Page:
I hope you enjoy this little fabric box tutorial as much as I do. It is simple enough to complete in about an hour, which makes it perfect for a last minute hostess gift. Fill it with candy and you are ready to go!
A friend gave me the pattern* a couple of years ago, but after I made the first sample, I lost the pattern! Luckily, I remembered what to do, and wrote up my own instructions. There was no indication of who had designed it, so if you know whose pattern this is, please do let me know. I haven’t seen anything else like it online.
*The original was a one page, hand drawn pattern that looked like it had been photocopied a number of times. I interpreted the pattern in a completely different way from my friend.
Let’s get started!
You will need:
(2) squares of fabric, between 8″ and 12″. My sample was made with 10″ squares.
A piece of batting the same size as the fabric (or a little bigger).
(4) coordinating buttons, optional.
A walking foot, if you have one.
Step 1: Layer the fabric, right sides together, on top of the batting.
Step 2: Stitch 1/4″ seam around perimeter, leaving an opening of about 4″ on one side.
Step 3: Trim away the batting from the seam allowances to reduce bulk. Trim as close to the stitching line as you can without clipping into it!
Step 4: Turn right side out and press.
Step 5: Top stitch close to the edge, closing the opening as you go.
Step 6: Quilt as desired. I just kept going around and stitched concentric squares…
… until my bobbin ran out!
Step 7: Fold the quilted square in half, right side in. Mark a 2″ triangle in the corners.
(If you started with a different size square, you may want to alter this dimension.)
Stitch the 2 bottom corners, back-tacking at the beginning and end. Since I had used a Frixion pen for marking, I just needed to hit it with an iron to erase the line!
Step 8: Open it up and fold it in the other direction, marking and stitching the remaining 2 corners.
Step 9: Turn the box right side out.
Step 10: I like mine with the points folded down…
… and the inside flaps tacked down.
Step 11: Stitch on some cute buttons, if desired.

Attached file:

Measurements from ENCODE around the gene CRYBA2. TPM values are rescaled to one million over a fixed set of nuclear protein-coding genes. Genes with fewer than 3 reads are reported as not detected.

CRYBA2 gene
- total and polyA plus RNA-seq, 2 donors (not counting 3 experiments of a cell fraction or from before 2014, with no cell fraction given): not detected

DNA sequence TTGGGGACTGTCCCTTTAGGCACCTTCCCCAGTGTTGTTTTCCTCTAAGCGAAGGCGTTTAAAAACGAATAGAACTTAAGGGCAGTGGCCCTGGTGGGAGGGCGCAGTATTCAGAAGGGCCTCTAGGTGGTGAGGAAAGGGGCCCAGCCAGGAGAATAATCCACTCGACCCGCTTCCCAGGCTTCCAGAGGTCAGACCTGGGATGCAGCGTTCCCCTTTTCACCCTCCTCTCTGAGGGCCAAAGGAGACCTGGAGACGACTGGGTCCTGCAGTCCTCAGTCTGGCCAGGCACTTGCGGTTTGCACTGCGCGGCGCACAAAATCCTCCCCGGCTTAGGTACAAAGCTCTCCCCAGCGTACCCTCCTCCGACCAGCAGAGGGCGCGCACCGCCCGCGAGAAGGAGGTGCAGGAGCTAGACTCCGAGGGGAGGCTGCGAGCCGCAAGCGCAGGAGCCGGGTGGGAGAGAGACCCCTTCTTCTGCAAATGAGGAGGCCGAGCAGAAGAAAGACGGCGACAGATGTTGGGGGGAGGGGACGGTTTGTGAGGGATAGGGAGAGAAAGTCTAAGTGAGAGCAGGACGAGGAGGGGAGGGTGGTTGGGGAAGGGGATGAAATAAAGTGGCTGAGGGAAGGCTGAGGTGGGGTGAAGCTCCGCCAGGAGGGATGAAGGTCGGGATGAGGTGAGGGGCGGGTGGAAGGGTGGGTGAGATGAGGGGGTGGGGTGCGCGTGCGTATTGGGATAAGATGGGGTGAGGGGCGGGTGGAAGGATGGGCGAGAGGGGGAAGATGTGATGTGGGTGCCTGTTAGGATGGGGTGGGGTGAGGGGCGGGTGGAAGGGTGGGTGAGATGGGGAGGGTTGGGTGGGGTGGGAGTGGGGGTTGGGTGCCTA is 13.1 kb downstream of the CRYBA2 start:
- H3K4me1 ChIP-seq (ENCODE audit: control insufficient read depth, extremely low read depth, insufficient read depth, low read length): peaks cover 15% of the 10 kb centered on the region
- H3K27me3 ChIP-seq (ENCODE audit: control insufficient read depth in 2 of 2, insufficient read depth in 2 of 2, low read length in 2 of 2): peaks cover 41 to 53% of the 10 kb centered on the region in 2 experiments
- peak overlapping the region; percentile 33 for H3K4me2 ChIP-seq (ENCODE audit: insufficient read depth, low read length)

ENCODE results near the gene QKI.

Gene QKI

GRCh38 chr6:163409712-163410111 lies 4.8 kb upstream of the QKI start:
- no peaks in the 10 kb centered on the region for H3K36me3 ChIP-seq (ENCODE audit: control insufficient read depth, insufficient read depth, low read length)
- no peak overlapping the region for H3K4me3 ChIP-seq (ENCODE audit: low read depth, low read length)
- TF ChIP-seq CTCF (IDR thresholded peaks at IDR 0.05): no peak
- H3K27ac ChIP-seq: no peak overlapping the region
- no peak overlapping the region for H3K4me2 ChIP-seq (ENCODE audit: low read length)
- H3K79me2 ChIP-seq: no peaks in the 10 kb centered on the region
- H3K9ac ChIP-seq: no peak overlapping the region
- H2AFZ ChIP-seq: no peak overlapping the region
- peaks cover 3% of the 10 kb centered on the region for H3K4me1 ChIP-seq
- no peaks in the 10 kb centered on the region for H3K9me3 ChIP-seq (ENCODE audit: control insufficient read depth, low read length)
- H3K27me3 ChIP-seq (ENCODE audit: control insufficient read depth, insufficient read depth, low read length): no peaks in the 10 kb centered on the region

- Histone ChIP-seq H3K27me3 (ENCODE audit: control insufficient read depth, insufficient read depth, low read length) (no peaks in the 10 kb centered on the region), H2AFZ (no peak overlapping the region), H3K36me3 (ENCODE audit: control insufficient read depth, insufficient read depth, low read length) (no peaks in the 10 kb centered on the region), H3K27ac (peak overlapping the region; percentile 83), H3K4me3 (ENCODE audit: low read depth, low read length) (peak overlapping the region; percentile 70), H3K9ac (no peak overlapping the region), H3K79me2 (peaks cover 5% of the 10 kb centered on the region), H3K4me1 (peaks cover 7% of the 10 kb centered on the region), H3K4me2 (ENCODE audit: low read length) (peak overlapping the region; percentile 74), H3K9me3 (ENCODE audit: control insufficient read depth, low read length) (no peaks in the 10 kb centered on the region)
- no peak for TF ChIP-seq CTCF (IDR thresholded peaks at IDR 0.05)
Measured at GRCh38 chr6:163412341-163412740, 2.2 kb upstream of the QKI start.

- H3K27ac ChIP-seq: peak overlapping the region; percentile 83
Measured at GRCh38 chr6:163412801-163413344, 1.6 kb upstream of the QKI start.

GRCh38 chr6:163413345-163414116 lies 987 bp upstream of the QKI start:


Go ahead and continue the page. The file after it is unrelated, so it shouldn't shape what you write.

(I bought these buttons at Walmart. I think I need to go back and get more in every color!)
Starting with 10″ squares, the boxes finish at about 4″ x 4″ x 3″ high.
And this is the one I made last weekend for Barbara. This one started with a 12″ square, so I made the sides a little higher (2.5″ corners in step 7).
Have fun with the tutorial and let me know if you make one!
Edit 4/13/14: I am not affiliated in any way with the pattern being sold on Craftsy for $6.
Edit 5/22/14 for clarification: The pattern I was given did not include any authorship information, or I would have given credit from the start. There were just a few hand drawn diagrams and cryptic text open for interpretation. It was not a copy of the pattern being sold on Craftsy. I wish there was a name on the original drawing, but there was not. I struggled with offering it online, but I felt my finished product was more detailed and my instructions were much clearer. I added the quilting and the buttons that were not included in the original.
The pattern on Craftsy was not offered until after I had posted my free tutorial. I believe the designer used the ideas that I had fleshed out. If she used her own photos and text, there is no copyright infringement. I haven’t purchased it, so I don’t know that to be true. She claims there are design differences, but her sample in the Craftsy listing looks just like mine. It is even quilted the same way. I don’t believe she is the designer of the pattern I was given many years ago.
Because the basis for this fabric box was not my original idea, I struggled with offering the tutorial at all. I did not feel it was right to profit from it by selling the pattern. Again, I wish the person who drew the original diagrams by hand had signed her work.
It is in the spirit of sharing that I offer this free tutorial. They look great filled with candy or a small potted plant. You may use it as a guild or sewing bee project. You may make them to sell for charity fundraisers. If you make them to sell for personal gain, please drop me an email.
Visit my Pinterst board to see how other sewists are interpreting this project.